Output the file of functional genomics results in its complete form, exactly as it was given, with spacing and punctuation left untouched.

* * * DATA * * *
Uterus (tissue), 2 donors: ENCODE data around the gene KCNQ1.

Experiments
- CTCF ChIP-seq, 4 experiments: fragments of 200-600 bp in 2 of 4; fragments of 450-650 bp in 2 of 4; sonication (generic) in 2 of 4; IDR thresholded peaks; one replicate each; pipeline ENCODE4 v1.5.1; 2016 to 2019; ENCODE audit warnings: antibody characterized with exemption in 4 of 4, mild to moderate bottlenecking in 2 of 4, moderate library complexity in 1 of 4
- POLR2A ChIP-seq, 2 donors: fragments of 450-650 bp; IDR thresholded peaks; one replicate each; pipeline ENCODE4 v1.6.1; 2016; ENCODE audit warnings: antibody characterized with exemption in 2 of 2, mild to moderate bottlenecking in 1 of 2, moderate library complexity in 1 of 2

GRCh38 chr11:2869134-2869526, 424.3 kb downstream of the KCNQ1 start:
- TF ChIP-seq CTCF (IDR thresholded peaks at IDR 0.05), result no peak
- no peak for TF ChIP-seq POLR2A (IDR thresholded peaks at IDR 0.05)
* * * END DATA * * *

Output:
Uterus (tissue), 2 donors: ENCODE data around the gene KCNQ1.

Experiments
- CTCF ChIP-seq, 4 experiments: fragments of 200-600 bp in 2 of 4; fragments of 450-650 bp in 2 of 4; sonication (generic) in 2 of 4; IDR thresholded peaks; one replicate each; pipeline ENCODE4 v1.5.1; 2016 to 2019; ENCODE audit warnings: antibody characterized with exemption in 4 of 4, mild to moderate bottlenecking in 2 of 4, moderate library complexity in 1 of 4
- POLR2A ChIP-seq, 2 donors: fragments of 450-650 bp; IDR thresholded peaks; one replicate each; pipeline ENCODE4 v1.6.1; 2016; ENCODE audit warnings: antibody characterized with exemption in 2 of 2, mild to moderate bottlenecking in 1 of 2, moderate library complexity in 1 of 2

GRCh38 chr11:2869134-2869526, 424.3 kb downstream of the KCNQ1 start:
- TF ChIP-seq CTCF (IDR thresholded peaks at IDR 0.05), result no peak
- no peak for TF ChIP-seq POLR2A (IDR thresholded peaks at IDR 0.05)